Skip to comments.School district cancels play, gay-rights group plans protest "The Laramie Project" Matthew Shepard
Posted on 08/04/2007 5:17:23 PM PDT by Coleus
School Superintendent Thomas M. Pagano told the newspaper he stands by the principal. However, the superintendent conceded he may be wrong and the board has the authority to override the decision.
Gay-rights group Garden State Equality plans to protest at the school board's Aug. 28 meeting.
(Excerpt) Read more at newsday.com ...
Does the play represent the truth, that this was a drug deal that went bad?
Should he have beenm murdered? No. But come ON, how many non-gay murders have their been since this guy was killed in the process of looking for rough trade?
Great, now they’re protesting NOT showing their propoganda.
“Does the play represent the truth, that this was a drug deal that went bad?
Quote from the article: “”The Laramie Project” is the true story about the murder of Matthew Shepard.”
You mean about how he was killed for drug money and not because he was gay?
You mean how he was a promiscuous homosexual endangering his life and others by sleeping with any male who was interested?
You mean about he was never actually a gay martyr, but this teenage boy, Jesse Dirkhising, was martyr for the lusts of two homosexual murders who repeatedly raped him and killed him: http://findarticles.com/p/articles/mi_qa3827/is_200104/ai_n8935748
Is that what we’re talking about?
Oh, I didn’ think so. Imagine that.
It’s been pointed out that a lot of homosexuals who are assaulted are not actually “innocent victims”, because they either sexually solicited, or used gender deception to sexually solicit those who attacked them.
And while it is no excuse to physically attack them for making an unwanted sexual advance, the latter group, those who dress as women with intention to deceive, do perform a degree of what might even be called “misdemeanor fraud.”
While the real costs incurred by a heterosexual deceived by a false female are usually limited, it does rise to the level of petty fraud, because it often results in deep embarrassment, public humiliation, and even the loss of potential relationships with others who do not wish to be compared with a “cross dresser.”
And it is even worse if the “transgender” individual is undergoing body modification to change their apparent gender. This may takes the fraud to a new level, which might even include marriage under false pretentions. A gender change does not a female make.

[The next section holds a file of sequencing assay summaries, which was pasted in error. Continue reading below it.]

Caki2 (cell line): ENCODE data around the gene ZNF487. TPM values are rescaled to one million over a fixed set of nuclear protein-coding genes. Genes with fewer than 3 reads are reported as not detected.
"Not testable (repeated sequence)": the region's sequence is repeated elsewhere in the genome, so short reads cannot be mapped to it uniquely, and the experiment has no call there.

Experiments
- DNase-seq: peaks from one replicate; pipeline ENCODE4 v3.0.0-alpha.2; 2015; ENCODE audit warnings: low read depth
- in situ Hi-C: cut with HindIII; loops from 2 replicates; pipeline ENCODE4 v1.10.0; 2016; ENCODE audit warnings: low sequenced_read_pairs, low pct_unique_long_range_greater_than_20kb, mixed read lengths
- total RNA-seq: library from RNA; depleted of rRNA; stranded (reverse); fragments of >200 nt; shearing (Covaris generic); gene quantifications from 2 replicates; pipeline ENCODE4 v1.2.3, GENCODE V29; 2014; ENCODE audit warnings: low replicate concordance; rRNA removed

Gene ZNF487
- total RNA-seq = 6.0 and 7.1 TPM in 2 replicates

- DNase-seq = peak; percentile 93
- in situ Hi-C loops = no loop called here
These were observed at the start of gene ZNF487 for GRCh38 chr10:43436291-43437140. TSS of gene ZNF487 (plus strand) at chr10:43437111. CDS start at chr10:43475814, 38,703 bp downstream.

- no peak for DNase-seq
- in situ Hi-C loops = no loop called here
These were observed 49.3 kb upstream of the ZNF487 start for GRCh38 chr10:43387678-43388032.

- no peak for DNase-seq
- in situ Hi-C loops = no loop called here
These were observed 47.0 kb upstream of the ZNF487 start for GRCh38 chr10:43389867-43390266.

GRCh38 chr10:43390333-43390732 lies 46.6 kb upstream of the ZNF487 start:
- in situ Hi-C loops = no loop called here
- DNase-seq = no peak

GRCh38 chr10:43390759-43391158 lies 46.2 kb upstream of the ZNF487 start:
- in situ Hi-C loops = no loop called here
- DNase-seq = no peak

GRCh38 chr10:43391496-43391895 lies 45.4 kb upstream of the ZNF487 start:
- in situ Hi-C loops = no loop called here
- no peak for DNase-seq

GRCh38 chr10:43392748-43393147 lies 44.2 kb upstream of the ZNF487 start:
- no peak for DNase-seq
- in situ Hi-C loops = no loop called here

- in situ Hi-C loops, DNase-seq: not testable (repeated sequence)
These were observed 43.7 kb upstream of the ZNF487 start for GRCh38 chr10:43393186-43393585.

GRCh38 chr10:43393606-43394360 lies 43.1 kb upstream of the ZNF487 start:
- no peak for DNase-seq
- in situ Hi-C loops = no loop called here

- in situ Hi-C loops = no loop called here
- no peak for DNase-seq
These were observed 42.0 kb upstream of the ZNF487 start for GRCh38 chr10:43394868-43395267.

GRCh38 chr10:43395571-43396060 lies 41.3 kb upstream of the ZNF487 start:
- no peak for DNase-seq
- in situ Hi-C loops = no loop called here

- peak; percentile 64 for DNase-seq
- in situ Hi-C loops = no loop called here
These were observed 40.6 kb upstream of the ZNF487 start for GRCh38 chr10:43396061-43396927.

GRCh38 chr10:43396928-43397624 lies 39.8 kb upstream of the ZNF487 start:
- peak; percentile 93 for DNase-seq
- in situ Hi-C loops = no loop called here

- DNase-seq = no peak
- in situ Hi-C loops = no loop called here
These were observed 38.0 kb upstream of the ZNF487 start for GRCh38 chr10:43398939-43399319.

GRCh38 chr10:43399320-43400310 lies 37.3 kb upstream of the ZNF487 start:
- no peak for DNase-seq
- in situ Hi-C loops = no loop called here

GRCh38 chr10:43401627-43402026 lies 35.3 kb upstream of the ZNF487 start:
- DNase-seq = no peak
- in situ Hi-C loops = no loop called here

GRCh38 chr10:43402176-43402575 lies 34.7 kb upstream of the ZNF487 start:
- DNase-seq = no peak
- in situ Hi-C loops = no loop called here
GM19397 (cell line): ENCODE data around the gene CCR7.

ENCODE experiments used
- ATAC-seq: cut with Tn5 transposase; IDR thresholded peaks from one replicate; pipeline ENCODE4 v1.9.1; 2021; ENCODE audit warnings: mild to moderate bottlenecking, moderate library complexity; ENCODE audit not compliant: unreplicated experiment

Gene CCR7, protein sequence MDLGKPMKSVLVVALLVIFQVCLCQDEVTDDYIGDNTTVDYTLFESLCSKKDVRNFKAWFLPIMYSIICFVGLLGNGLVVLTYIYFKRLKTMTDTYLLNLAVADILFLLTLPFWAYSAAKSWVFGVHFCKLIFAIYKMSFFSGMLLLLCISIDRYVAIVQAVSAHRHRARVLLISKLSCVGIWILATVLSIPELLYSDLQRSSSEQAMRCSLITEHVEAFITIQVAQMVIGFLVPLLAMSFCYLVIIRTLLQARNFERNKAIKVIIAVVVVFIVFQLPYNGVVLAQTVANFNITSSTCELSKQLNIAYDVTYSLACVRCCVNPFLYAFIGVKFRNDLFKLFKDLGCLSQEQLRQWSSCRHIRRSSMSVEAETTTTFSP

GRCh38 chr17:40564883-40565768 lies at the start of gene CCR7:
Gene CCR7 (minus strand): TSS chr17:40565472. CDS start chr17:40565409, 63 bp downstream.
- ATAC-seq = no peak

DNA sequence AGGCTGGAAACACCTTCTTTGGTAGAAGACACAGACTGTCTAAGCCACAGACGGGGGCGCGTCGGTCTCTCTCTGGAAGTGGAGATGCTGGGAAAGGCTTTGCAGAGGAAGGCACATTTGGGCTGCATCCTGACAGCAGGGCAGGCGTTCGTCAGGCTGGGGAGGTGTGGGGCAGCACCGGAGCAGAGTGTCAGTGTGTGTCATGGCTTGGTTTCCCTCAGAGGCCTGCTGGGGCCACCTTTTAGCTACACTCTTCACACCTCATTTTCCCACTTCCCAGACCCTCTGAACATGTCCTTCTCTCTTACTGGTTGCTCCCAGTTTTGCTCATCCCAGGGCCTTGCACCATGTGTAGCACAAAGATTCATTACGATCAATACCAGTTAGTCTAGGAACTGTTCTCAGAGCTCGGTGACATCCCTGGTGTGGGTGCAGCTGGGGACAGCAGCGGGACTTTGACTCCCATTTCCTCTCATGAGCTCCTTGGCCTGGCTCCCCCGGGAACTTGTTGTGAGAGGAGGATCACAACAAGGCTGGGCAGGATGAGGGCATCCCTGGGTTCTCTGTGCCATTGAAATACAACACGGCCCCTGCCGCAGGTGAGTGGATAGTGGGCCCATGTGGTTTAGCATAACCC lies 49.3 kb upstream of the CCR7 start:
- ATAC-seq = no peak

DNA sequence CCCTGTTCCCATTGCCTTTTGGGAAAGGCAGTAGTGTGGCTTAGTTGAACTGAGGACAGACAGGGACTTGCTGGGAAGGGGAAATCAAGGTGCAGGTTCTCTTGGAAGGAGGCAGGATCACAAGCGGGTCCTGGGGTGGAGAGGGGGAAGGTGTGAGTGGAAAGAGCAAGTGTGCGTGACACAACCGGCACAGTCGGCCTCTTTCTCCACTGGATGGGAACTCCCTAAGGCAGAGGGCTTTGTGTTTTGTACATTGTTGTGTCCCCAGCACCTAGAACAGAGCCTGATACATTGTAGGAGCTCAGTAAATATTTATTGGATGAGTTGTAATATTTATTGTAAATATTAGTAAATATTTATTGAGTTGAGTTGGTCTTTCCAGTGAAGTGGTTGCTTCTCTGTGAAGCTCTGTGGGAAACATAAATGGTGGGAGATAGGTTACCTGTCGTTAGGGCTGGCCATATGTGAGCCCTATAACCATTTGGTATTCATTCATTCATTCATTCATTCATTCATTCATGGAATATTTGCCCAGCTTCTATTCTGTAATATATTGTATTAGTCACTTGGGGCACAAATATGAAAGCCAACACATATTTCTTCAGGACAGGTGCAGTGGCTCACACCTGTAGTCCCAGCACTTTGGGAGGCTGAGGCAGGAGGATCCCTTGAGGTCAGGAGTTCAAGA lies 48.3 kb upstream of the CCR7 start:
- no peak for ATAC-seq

Calling such embarrassment or public humiliation “homophobia”, is a further assault on the victim, who instead should have full and substantial recourse to sue the fraud in court.
Recovery should not only be based on actual damages, but for “pain and suffering” as well. Relief should only exist if the transgender individual clearly stated early on that they were transgender.
The best defense for other homosexuals would be to not make unsolicited sexual advances to individuals not known to be homosexual, which is just as annoying as heterosexual males making overtures to lesbians. Efforts at any degree of subtle identification could avoid many such incidents.
The perps were a couple of meth-heads. The were so screwed up they thought a gay panic defense would sell better than if they admitted to a drug related crime. The left ignored the truth because they wanted a martyr to gay rights.
Laramie was slandered for the cause.
BTTT. Thanks, Coleus.
Thank you! I haven't read that until now.
No, it doesn’t!
Rebecca Hilliker: Father Roger, in the play, has a great line about how if you call someone a “queer,” you’re violating them. It’s violence against them. But it goes further than that. As a teacher, as even a friend, you can’t let other people use that language. You can’t let people stereotype. You have to always be vigilant, as a teacher in particular, and say, “I’m not going to tolerate any kind of intolerant speech in my classroom.”